For example, in high school English:
*64 districts improved the percent of Black, Hispanic, and Native American students who scored on track or mastered,
*79 districts saw the same improvement for economically disadvantaged students,
*57 districts had more students with disabilities scoring on track or mastered, and
*11 districts improved the percent of English learner students scoring on track or mastered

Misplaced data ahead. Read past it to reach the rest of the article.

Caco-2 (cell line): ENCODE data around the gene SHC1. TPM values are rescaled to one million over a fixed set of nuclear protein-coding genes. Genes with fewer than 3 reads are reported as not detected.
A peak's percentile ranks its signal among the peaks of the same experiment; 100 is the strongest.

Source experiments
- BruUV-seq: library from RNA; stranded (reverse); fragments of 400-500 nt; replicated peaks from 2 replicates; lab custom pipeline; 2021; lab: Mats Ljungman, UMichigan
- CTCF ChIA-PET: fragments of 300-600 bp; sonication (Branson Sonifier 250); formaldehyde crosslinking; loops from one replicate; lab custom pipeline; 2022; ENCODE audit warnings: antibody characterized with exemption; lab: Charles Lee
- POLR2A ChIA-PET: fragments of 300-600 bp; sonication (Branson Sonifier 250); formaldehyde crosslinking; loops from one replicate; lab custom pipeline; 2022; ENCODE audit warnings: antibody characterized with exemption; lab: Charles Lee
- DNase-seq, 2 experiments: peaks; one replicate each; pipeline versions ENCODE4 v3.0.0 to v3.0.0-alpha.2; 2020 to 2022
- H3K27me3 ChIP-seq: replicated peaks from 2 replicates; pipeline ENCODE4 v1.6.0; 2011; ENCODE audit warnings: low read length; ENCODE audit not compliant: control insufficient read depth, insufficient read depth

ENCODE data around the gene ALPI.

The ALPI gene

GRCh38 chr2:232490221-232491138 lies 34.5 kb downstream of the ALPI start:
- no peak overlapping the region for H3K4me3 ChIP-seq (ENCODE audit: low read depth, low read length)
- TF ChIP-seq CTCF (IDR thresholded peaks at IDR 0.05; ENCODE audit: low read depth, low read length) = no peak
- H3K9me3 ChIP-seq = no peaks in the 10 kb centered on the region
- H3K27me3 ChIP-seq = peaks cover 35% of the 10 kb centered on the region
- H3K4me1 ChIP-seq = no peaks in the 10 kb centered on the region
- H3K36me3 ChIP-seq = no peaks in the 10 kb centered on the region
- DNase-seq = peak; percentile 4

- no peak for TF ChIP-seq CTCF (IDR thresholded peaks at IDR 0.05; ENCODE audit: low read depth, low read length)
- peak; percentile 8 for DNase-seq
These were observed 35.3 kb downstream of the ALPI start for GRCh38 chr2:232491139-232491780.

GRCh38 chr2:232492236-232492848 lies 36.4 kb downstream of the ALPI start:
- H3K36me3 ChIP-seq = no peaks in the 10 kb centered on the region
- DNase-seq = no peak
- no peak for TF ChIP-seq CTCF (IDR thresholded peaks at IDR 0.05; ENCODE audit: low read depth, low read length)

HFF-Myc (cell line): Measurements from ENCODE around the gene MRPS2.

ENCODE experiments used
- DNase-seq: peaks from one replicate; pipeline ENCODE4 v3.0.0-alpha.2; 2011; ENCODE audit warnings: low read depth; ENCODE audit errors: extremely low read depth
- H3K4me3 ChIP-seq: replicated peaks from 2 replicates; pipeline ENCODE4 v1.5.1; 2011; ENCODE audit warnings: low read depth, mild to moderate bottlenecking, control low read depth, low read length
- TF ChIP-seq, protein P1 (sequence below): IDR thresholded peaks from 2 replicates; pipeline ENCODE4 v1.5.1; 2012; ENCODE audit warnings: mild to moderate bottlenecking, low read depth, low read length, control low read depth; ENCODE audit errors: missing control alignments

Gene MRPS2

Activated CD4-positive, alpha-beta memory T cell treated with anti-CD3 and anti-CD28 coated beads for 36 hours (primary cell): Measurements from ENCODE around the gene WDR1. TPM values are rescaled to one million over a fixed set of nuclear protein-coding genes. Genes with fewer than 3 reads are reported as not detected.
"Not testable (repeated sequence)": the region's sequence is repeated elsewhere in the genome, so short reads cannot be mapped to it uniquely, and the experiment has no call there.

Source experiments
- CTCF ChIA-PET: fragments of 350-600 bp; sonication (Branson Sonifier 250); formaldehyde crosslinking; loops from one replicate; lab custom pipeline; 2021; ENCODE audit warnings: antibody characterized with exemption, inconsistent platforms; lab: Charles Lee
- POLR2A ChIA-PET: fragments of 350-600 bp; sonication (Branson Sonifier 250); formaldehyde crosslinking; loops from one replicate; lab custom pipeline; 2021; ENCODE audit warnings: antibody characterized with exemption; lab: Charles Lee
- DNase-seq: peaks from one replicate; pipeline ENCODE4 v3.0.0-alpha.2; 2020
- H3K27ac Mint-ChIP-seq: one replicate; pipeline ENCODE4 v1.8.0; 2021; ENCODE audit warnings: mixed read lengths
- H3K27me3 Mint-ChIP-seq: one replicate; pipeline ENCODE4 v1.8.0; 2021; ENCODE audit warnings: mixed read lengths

In the coming weeks, districts will receive family and educator reports on the TNReady end-of-course exams to distribute to their families and teachers. Teacher evaluation data will also be available for educators over the next few weeks. This fall, the department will finalize scores and release the TNReady results for grades 3-8 at both the state and district level. For all grades, including high school, school-level TNReady data will be available when the state report card is released in late fall. Districts may choose to release their school-level end-of-course data earlier at their discretion.